FUELS FROM PETROLEUM AND HEAVY OIL in C#

Decoding Code 128 Code Set C in C# FUELS FROM PETROLEUM AND HEAVY OIL

FUELS FROM PETROLEUM AND HEAVY OIL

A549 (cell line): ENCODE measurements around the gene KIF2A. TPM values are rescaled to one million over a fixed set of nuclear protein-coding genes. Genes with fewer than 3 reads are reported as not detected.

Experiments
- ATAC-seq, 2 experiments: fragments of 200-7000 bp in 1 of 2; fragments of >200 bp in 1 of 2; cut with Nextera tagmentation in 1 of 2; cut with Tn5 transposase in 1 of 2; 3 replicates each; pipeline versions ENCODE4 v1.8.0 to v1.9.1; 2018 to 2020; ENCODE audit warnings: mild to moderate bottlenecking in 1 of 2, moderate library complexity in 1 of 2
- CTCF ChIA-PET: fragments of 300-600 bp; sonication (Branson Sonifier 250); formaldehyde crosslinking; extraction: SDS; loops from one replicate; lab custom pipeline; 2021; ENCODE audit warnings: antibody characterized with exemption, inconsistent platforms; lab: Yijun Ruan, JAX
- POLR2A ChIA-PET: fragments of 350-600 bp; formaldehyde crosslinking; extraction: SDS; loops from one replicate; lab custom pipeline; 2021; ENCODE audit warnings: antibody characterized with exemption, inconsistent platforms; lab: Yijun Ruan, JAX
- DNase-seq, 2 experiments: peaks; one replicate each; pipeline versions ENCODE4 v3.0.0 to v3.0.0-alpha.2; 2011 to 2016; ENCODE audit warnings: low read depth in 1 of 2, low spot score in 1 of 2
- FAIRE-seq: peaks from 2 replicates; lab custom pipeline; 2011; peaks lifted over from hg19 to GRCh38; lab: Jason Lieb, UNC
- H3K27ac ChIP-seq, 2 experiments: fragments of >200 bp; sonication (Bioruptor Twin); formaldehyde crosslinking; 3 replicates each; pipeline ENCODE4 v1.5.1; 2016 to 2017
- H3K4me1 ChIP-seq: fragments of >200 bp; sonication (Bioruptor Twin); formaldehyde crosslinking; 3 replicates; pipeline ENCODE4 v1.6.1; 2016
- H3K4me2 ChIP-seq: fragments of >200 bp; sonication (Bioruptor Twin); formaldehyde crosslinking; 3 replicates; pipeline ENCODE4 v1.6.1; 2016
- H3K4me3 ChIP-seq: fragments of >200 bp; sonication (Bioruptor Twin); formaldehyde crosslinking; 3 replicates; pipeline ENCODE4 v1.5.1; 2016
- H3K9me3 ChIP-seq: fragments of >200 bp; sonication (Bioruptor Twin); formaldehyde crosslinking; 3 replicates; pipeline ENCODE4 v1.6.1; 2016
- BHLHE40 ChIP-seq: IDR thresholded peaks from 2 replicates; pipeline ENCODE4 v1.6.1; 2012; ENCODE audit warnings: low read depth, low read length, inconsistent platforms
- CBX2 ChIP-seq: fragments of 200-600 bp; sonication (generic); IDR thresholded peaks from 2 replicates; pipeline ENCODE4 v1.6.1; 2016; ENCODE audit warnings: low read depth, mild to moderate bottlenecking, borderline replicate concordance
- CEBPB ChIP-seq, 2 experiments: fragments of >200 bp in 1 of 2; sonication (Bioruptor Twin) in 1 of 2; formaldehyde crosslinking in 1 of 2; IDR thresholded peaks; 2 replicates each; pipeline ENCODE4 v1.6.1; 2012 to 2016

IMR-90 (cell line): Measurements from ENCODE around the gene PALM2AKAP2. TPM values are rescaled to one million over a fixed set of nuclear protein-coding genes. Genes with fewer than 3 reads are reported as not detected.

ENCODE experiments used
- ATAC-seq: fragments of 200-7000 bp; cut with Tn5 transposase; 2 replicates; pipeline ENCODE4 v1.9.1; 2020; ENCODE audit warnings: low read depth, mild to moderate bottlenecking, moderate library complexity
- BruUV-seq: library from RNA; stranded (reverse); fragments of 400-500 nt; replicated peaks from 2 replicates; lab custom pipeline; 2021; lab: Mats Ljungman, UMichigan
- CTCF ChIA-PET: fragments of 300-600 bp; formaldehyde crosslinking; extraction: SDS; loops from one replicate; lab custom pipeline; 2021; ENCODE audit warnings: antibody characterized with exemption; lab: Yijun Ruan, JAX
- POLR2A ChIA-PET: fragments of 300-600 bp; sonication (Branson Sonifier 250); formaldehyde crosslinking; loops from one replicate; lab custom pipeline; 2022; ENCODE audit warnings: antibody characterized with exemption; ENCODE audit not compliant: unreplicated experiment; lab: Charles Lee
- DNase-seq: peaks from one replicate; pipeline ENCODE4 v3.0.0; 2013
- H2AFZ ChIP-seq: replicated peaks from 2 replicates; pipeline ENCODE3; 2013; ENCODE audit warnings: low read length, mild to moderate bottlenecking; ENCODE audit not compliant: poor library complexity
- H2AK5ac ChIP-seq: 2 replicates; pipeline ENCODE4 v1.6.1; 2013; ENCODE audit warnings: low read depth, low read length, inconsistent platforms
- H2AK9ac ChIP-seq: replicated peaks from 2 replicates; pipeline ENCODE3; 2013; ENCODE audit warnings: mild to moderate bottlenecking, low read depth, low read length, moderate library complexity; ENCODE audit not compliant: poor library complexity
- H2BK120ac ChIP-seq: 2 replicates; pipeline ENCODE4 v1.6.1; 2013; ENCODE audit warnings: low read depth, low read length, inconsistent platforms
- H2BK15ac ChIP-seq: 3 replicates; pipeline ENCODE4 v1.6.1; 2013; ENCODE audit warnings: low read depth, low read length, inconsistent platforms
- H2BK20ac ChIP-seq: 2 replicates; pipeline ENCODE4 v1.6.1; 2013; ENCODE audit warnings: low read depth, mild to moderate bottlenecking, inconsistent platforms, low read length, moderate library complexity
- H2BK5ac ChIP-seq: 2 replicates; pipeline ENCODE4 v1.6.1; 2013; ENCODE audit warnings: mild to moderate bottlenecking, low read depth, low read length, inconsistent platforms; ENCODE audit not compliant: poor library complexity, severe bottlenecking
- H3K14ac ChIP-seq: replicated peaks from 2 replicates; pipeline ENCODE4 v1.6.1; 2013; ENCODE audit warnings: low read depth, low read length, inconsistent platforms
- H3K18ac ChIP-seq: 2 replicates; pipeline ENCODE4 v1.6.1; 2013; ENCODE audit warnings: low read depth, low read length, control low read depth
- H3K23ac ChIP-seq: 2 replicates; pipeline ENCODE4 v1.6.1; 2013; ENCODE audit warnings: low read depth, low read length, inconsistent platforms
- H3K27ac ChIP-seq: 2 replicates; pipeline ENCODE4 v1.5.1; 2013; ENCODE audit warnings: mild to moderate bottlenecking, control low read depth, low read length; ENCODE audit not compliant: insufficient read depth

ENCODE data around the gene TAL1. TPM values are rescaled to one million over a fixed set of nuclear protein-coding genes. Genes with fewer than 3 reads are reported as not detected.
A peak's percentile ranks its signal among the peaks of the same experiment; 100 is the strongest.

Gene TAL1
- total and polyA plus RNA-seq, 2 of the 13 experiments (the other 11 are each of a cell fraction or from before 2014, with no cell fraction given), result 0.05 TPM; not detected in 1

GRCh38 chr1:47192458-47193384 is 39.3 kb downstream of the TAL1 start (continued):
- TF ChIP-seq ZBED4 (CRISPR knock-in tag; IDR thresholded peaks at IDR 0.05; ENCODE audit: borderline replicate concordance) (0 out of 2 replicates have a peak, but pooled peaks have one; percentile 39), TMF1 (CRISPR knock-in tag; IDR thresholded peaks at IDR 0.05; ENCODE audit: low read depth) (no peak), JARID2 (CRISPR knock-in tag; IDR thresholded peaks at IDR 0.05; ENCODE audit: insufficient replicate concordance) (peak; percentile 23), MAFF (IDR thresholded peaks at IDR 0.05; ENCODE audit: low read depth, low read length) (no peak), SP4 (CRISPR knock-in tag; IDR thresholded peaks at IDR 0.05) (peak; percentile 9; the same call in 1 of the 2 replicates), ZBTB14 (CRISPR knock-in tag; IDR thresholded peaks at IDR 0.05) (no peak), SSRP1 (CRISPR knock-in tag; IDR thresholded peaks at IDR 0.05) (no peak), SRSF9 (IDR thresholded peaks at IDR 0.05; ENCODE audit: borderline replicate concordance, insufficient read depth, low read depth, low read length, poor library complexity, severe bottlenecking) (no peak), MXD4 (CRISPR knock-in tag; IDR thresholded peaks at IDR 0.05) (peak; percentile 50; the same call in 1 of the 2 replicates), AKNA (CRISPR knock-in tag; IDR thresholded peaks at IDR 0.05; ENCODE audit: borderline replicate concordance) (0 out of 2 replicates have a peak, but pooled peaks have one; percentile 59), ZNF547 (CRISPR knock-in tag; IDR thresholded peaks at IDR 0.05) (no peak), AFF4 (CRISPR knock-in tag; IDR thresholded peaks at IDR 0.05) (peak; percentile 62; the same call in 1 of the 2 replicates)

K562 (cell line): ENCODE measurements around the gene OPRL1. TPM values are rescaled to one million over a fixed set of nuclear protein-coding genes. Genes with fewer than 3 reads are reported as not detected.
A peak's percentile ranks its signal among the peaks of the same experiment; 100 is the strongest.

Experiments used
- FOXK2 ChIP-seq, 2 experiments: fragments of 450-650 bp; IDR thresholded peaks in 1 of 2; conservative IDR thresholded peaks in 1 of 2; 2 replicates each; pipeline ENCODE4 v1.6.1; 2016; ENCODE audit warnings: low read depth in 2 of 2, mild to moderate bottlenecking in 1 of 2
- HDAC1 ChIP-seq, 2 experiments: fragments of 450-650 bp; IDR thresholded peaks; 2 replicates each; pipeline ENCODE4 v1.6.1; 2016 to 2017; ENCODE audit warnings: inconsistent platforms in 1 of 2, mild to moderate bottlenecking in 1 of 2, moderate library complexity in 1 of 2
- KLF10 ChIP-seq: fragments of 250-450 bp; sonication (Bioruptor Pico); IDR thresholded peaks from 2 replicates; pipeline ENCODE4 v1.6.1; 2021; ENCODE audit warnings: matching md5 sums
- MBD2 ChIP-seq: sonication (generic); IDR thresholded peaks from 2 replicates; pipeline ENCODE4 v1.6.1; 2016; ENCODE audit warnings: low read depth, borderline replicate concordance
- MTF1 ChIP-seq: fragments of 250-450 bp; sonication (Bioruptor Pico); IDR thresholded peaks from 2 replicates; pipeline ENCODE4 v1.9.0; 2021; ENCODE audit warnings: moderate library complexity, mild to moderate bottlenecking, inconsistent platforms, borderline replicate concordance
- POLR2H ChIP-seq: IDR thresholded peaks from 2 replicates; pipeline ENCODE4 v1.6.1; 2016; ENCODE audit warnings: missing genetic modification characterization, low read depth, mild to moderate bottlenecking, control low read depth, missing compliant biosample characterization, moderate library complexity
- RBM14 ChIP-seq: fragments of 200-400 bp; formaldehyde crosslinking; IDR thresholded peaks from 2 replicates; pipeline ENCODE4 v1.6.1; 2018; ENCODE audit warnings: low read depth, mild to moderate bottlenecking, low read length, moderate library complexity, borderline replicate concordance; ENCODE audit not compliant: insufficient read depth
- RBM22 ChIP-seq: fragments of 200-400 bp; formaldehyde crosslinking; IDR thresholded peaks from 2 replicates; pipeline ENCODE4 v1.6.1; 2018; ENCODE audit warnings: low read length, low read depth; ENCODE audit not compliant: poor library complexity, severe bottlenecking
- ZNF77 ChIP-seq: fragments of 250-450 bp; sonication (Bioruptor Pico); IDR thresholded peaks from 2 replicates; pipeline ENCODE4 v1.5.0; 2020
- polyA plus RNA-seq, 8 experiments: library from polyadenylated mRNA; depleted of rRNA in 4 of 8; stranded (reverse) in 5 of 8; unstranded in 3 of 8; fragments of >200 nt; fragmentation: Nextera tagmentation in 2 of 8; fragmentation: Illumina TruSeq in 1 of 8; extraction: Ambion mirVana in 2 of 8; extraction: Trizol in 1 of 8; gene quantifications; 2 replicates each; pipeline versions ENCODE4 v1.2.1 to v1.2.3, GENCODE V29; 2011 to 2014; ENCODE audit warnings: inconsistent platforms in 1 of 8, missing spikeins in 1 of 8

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It is found in asphalt coatings, enamels, paints, thinners, and varnishes No 1 fuel oil is a light petroleum distillate (straight-run kerosene) consisting primarily of hydrocarbons in the range C9 to C16 No 1 fuel oil is very similar in composition to diesel fuel; the primary difference is in the additives No 2 fuel oil is a petroleum distillate that may be referred to as domestic or industrial The domestic fuel oil is usually lower boiling and a straight-run product It is used primarily for home heating Industrial distillate is a cracked product or a blend of both It is used in smelting furnaces, ceramic kilns, and packaged boilers No 2 fuel oil is characterized by hydrocarbon chain lengths in the C11 to C20 range The composition consists of aliphatic hydrocarbons (straight-chain alkanes and cycloalkanes) (64 percent), unsaturated hydrocarbons (alkenes) (1 2 percent), and aromatic hydrocarbons (including alkyl benzenes and 2-ring, 3-ring aromatics) (35 percent), but contains only low amounts of the polycyclic aromatic hydrocarbons (<5 percent) No 6 fuel oil (also called Bunker C oil or residual fuel oil) is the residuum from crude oil after naphtha-gasoline, No 1 fuel oil, and No 2 fuel oil have been removed No 6 fuel oil can be blended directly to heavy fuel oil or made into asphalt Residual fuel oil is more complex in composition and impurities than distillate fuels Limited data are available on the composition of No 6 fuel oil Polycyclic aromatic hydrocarbons (including the alkylated derivatives) and metal-containing constituents are components of No 6 fuel oil Stove oil, like kerosene, is always a straight-run fraction from suitable crude oils, whereas other fuel oils are usually blends of two or more fractions, one of which is usually cracked gas oil The straight-run fractions available for blending into fuel oils are heavy naphtha, light and heavy gas oils, reduced crude, and pitch Cracked fractions such as light and heavy gas oils from catalytic cracking, cracking coil tar, and fractionator bottoms from catalytic cracking may also be used as blends to meet the specifications of the different fuel oils Since the boiling ranges, sulfur contents, and other properties of even the same fraction vary from crude oil to crude oil and with the way the crude oil is processed, it is difficult to specify which fractions are blended to produce specific fuel oils In general, however, furnace fuel oil is a blend of straight-run gas oil and cracked gas oil to produce a product boiling in the 175 to 345 C (347 653 F) range Diesel fuel oil is essentially the same as furnace fuel oil, but the proportion of cracked gas oil is usually less since the high aromatic content of the cracked gas oil reduces the cetane value of the diesel fuel Under the broad definition of diesel fuel, many possible combinations of characteristics (such as volatility, ignition quality, viscosity, gravity, stability, and other properties) exist To characterize diesel fuels and thereby establish a framework of definition and reference, various classifications are used in different countries An example is ASTM D975 in the United States in which grades No 1-D and 2-D are distillate fuels, the types most commonly used in high speed engines of the mobile type, in medium speed stationary engines, and in railroad engines No 4-D covers the class of more viscous distillates and, at times, blends of these distillates with residual fuel oils No 4-D fuels are applicable for use in low- and medium-speed engines employed in services involving sustained load and predominantly constant speed Cetane number is a measure of the tendency of a diesel fuel to knock in a diesel engine The scale is based upon the ignition characteristics of two hydrocarbons n-hexadecane (cetane) and 2,3,4,5,6,7,8-heptamethylnonane Cetane has a short delay period during ignition and is assigned a cetane number of 100; heptamethylnonane has a long delay period and has been assigned a cetane number of 15 Just as the octane number is meaningful for automobile fuels, the cetane number is a means of determining the ignition quality of diesel fuels and is equivalent to the percentage by volume of cetane in the blend with heptamethylnonane, which matches the ignition quality of the test fuel (ASTM D-613) The manufacture of fuel oils at one time largely involved using what was left after removing desired products from crude petroleum Now fuel oil manufacture is a complex
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